Remember when, three years ago, several Mirai botnets hit DNS provider Dyn and caused part of the Internet to be unreachable for most users in North America and Europe? For a moment there it really seemed that IoT security would become an indisputable necessity.
Unfortunately, that did not happen, and security professionals and consumers are left trying to minimize the dangers of insecure IoT and industrial IoT devices as best they can.
The problem with IoT devices
IoT devices are often connected directly to the Internet and they are rarely hardened against unwanted access and compromise. They often use obsolete protocols like Telnet. Many legacy IoT devices that are still being utilized either cannot be updated or the vendor no longer supports the device, while new vulnerabilities are discovered every day. Finally, detecting that their IoT device has been compromised is difficult for most consumers and, occasionally, enterprises.
It’s no wonder, then, that botnet masters now prefer to target IoT platforms instead of Windows machines.
“Pentesters who specialize in IoT have told me that they’ve, so far, never tested a device that they were unable to penetrate and take over,” Bob Carver, Principal Cybersecurity Threat Intelligence and Analytics, Verizon, told Help Net Security.
However, some are harder to hack than others.
For consumers, the general advice is to stick to known brands that have a reputation of supplying their products with operational and security updates, and to implement these updates as soon as they are provided.
Enterprises, though, should do much more than that: test before deployment, continuously pentest and remediate discovered vulnerabilities, verify patches, configure and harden devices against attacks, and more.
“If involved with industrial IoT, organizations should consider joining a consortium of vendors where credentialing of systems is required to take place. Or they might consider partnering with a vendor that has been developing a secure IoT ecosystem, credentialing all parts of the IoT ecosystem for reliability and security,” Carver noted.
The enterprise and IoT security
Privacy and how to protect that privacy will be an issue that affects both individuals and organizations/businesses. The former will want their personal and other data safe when traversing networks, the latter will want to keep their proprietary corporate data secure every step of the way.
“With the massive proliferation of IoT devices, we’ll have to start treating all IoT as part of an ecosystem, with security and reliability issues to be addressed for it all and not just for each individual device,” Carver opined.
“IoT devices are not only connected together, but may be connected to the cloud, databases, edge networks and other devices. Not only do they need to be secured individually, but every network connection, cloud, data and edge network must be secure and reliable.”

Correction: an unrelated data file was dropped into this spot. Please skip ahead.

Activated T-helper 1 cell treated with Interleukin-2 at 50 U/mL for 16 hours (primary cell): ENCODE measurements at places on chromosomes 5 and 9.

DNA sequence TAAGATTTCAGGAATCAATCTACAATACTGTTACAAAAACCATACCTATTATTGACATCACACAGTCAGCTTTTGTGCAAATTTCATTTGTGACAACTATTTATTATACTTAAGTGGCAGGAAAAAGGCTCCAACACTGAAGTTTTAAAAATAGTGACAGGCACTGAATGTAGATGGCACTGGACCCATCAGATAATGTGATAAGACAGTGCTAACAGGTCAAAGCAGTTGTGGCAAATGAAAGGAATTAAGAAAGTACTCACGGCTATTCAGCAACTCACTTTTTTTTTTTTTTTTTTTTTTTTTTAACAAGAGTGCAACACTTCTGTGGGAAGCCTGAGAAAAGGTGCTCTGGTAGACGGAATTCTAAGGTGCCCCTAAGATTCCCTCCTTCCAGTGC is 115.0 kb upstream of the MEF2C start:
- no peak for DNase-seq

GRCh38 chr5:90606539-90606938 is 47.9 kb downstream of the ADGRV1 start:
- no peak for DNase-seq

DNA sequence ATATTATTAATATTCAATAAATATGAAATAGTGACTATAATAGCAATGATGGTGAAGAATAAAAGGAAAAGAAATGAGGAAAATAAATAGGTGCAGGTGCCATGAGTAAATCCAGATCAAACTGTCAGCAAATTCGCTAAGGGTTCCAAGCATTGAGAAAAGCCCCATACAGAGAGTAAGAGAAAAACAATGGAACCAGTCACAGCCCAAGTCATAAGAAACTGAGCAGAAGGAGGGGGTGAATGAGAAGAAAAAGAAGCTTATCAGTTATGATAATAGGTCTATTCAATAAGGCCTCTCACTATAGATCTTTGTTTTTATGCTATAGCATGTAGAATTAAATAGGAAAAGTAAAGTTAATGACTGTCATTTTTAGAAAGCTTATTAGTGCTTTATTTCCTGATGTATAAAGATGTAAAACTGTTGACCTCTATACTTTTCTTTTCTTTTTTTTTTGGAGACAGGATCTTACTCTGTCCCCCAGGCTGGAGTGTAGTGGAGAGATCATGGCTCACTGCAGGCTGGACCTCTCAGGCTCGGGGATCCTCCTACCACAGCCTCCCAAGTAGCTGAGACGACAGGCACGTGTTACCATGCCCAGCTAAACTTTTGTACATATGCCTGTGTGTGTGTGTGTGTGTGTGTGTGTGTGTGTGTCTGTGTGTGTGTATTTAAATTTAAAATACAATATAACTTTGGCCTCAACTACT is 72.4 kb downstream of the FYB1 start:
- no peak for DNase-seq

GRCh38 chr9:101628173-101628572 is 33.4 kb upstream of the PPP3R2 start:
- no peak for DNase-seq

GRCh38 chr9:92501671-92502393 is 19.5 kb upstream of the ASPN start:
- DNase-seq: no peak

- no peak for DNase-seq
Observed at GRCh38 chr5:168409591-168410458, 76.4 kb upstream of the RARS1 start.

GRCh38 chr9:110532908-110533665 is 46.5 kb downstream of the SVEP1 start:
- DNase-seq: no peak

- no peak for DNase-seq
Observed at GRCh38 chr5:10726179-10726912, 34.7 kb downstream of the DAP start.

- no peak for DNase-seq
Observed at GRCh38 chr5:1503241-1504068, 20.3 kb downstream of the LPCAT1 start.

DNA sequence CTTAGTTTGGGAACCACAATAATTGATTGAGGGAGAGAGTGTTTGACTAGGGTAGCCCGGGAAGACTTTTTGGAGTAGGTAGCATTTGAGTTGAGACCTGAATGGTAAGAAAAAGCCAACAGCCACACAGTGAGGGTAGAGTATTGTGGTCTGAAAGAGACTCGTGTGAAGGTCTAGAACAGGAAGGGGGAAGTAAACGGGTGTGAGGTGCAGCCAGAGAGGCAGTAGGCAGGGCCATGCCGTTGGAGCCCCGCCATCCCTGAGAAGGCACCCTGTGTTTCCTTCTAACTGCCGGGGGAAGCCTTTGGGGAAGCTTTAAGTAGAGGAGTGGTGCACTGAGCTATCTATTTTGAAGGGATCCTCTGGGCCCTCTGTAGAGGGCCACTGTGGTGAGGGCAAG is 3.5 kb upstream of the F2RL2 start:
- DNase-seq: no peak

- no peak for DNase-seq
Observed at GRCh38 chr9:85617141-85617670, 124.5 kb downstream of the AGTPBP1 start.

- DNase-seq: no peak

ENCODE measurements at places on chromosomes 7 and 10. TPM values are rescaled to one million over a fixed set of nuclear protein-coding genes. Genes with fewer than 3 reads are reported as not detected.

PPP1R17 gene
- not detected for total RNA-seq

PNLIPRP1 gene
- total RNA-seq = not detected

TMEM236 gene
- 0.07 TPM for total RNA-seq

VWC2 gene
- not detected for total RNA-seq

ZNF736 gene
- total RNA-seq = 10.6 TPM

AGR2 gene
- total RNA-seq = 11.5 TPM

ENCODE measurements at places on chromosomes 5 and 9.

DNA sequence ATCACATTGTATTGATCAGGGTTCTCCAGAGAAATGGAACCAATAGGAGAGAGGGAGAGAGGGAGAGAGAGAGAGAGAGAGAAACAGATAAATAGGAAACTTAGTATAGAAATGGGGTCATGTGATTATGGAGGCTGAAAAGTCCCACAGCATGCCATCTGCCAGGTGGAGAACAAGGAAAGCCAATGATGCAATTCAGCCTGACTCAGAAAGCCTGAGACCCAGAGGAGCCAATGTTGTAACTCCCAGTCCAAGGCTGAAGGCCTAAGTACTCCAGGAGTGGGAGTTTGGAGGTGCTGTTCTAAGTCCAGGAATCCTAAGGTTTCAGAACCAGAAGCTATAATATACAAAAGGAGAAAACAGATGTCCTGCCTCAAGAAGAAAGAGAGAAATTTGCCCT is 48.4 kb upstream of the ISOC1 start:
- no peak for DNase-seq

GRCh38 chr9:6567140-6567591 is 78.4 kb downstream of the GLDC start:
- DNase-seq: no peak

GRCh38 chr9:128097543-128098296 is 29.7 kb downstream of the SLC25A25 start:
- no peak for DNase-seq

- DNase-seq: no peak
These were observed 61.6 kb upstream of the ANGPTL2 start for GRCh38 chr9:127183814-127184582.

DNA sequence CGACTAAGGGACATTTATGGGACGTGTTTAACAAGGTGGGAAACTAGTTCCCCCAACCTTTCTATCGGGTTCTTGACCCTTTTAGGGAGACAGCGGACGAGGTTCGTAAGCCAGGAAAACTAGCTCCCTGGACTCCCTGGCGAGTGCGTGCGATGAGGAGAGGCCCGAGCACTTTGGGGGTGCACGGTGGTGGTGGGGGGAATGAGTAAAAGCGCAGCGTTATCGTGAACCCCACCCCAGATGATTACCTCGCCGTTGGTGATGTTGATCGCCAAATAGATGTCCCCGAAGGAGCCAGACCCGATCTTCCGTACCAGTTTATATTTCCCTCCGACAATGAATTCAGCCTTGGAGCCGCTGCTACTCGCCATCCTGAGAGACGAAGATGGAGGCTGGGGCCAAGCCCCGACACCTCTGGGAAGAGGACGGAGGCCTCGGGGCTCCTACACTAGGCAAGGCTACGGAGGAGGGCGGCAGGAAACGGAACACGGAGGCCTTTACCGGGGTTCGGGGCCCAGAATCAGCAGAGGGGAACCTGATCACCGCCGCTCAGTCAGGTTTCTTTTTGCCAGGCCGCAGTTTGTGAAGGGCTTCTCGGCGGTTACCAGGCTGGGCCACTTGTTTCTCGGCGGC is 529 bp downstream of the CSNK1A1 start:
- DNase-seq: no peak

Security updates must be provided over the air or the network – there should be no shipping of devices to manufacturers for updates. Verifying the authenticity and security of these updates is also a must. “Systems should be designed securely to prevent cybercriminals from breaching and updating systems with malicious code,” he noted.
The data that travels through the IoT ecosystem must also be secured. No clear text – it should be encrypted or sent via virtual tunnels so that MitM attackers can’t view it and get their hands on it.
Organizations must also start thinking about security, privacy and reliability in real-time and find ways to implement and perform real-time protections/corrections.
All this and more is especially important for organizations providing and securing critical infrastructure.
“Those involved in protecting critical infrastructure who had the foresight to start cyber resiliency program years ago may do well fending off future attacks. Those that only recently started such a program may not fare so well,” he added.
Legislation and regulation
Another thing that we’ll need in the long term is IoT cyber security legislation and regulation.
“There needs to be a law to determine who is going to be responsible for the security of IoT and who will be required to take appropriate action when things go wrong. At present no one is taking responsibility. There needs to be a delineation of responsibility between the owner of the IoT device, its manufacturer, the ISP and the government,” Carver opined.
In October 2018, California Governor Jerry Brown signed into law a bill that requires manufacturers of internet-connected devices sold in the state to “equip the device with a reasonable security feature or features.” The UK and Japan have also made commitments to address IoT cybersecurity and develop guidelines and regulations for manufacturers and industry stakeholders.
It is encouraging, he says, that the U.S. Congress has been making attempts to place IoT cybersecurity bills into law.
“Some security professionals have attempted to put in place a cybersecurity ‘Underwriters Laboratory’ seal of approval for devices, but there hasn’t been any political will to implement this. It’s also difficult to put it into a written policy of what is considered ‘good enough’ for that seal of approval,” he noted.
“One good suggestion regarding commercial IoT devices would be for buyers to require, in their purchase contract, security updates from the manufacturer for a specified length of time (e.g., 5 years). If vulnerabilities are discovered after that time period has passed, the device should either put out of service (end-of-life) or the vendor can be paid for providing additional vulnerability patches.”